Data Flow supports running ordinary Spark applications and has no special design-time requirements. We recommend that you develop your Spark application using Spark local mode on your laptop or similar environment. When development is complete, upload the application to Oracle Cloud Infrastructure Object Storage, and run it at scale using Data Flow.

Delete Applications

To delete an Application in Data Flow,
  1. Open the Applications page.
  2. Find the application to be deleted, and select the Delete menu item from the menu on the Application's row in the table.
Alternatively, you can click on the Application's name, and in the Application's Detail page, click Delete. You must own the Application or be a Data Flow Administrator to delete the Application.

When you delete an Application, its associated Runs are not deleted; the output and logs for these Runs remains available.

Application Security

Spark applications run in Data Flow use the same IAM permissions as the user who initiates the run. The Data Flow Service creates a security token in the Spark Cluster that allows it to assume the identity of the running user. This means the Spark application can access data transparently based on the end user’s IAM permissions. There is no need to hard-code credentials in your Spark application when you access IAM-compatible systems. Diagram of how security is applied to Applications.

If the service you are contacting is not IAM-compatible you will need to use credential management or key management solutions like Oracle Cloud Infrastructure Key Management.

Learn more about Oracle Cloud Infrastructure IAM in the IAM Documentation.

Adding Third-Party Libraries to Data Flow Applications

Your PySpark applications might need custom dependencies in the form of Python wheels or virtual environments. Your Java or Scala applications might need additional JAR files that you can't, or don't, want to bundle in a Fat JAR. Or you might want to include native code or other assets to make available within your Spark runtime.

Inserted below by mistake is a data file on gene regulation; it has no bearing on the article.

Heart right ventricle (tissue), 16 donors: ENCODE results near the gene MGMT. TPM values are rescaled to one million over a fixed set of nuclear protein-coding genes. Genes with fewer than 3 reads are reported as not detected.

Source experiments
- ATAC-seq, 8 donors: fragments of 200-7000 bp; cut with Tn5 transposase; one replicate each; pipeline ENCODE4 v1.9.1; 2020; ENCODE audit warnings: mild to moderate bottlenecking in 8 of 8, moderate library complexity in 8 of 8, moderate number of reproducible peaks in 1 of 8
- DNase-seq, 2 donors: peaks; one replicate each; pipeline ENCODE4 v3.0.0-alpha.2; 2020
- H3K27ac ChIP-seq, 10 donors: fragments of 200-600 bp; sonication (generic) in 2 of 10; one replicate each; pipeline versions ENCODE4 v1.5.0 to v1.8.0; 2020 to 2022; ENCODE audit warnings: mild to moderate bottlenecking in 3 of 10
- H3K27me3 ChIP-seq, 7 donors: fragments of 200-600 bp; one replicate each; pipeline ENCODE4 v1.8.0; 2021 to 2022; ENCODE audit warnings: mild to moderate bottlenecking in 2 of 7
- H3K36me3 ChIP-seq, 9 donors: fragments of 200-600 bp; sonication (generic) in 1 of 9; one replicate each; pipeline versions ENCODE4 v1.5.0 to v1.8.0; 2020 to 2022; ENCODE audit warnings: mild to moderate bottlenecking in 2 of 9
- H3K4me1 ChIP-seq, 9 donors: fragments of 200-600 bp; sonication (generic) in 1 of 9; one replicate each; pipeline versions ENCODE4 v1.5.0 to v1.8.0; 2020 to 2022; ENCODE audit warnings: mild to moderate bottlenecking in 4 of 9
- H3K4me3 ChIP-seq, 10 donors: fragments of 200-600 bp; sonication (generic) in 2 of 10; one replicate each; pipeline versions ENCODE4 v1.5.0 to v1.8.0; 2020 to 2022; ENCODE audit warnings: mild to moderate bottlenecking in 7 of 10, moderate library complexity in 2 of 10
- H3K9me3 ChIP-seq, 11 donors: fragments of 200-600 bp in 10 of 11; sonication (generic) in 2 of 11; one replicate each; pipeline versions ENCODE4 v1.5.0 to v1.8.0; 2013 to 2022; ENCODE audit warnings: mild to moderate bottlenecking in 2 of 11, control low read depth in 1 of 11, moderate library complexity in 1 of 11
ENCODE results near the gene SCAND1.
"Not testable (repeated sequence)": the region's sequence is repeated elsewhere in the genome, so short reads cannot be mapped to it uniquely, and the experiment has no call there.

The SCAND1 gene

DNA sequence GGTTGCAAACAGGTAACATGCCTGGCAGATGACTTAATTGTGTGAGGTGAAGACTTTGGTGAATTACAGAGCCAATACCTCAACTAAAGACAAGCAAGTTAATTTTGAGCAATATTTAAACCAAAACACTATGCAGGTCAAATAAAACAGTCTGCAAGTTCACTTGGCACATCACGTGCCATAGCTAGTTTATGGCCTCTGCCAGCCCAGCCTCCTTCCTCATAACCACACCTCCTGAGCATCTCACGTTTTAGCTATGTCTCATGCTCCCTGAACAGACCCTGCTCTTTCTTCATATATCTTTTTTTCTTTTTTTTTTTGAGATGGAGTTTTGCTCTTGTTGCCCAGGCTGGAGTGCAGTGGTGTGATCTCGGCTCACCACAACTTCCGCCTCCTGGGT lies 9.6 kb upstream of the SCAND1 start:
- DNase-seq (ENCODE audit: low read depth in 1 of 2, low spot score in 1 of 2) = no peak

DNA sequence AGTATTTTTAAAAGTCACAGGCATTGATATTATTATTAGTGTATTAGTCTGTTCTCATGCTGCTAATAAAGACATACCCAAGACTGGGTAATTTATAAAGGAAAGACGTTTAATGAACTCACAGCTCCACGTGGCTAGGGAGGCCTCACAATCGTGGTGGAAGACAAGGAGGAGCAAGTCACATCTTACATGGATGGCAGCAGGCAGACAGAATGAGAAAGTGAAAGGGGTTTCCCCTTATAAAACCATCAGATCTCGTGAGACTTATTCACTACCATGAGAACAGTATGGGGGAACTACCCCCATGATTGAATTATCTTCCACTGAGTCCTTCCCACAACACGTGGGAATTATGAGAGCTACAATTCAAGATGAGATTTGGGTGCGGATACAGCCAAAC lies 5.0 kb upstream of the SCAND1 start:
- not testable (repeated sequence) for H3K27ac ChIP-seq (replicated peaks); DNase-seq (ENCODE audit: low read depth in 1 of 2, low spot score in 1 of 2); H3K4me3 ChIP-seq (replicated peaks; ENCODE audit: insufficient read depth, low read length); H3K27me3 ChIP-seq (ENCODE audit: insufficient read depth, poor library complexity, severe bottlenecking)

Data Flow allows you to provide a ZIP archive in addition to your application. It is installed on all Spark nodes before launching the application. If you construct it properly, the Python libraries will be added to your runtime, and the JAR files will be added to the Spark classpath. The libraries added are completely isolated to one Run. That means they do not interfere with other concurrent Runs or subsequent Runs. Only one archive can be provided per Run.

Anything in the archive must be compatible with the Data Flow runtime. For example, Data Flow runs on Oracle Linux using particular versions of Java and Python. Binary code compiled for other operating systems, or JAR files compiled for other Java versions, might cause your Run to crash. Data Flow provides tools to help you build archives with compatible software. However, these archives are ordinary Zip files, so you are free to create them any way you want. If you use your own tools, you are responsible for ensuring compatibility.

Dependency archives, similarly to your Spark applications, are loaded to Oracle Object Storage. Your Data Flow Application definition contains a link to this archive, which can be overridden at runtime. When you run your Application, the archive is downloaded and installed before the Spark job runs. The archive is completely private to the Run. This means, for example, that you can run concurrently two different instances of the same Application, with different dependencies, but without any conflicts. Dependencies do not persist between Runs, so there won't be any problems with conflicting versions for other Spark applications that you might run.

Build a Dependency Archive Using the Data Flow Dependency Packager
  1. Download docker.
  2. Download the packager tool image:
    docker pull phx.ocir.io/oracle/dataflow/dependency-packager:1.0.0
  3. For Python dependencies, create a requirements.txt file. For example, it might look like:
    numpy==1.18.1
    pandas==1.0.3
    pyarrow==0.14.0
    Note

    Do not include pyspark or py4j. These dependencies are provided by , and including them will cause your Runs to fail.
    The Data Flow Dependency Packager uses Python's pip tool to install all dependencies. If you have Python wheels that can't be downloaded from public sources, place them in a directory beneath where you build the package. Refer to them in requirements.txt with a prefix of /opt/dataflow/. For example:
    /opt/dataflow/<my-python-wheel.whl>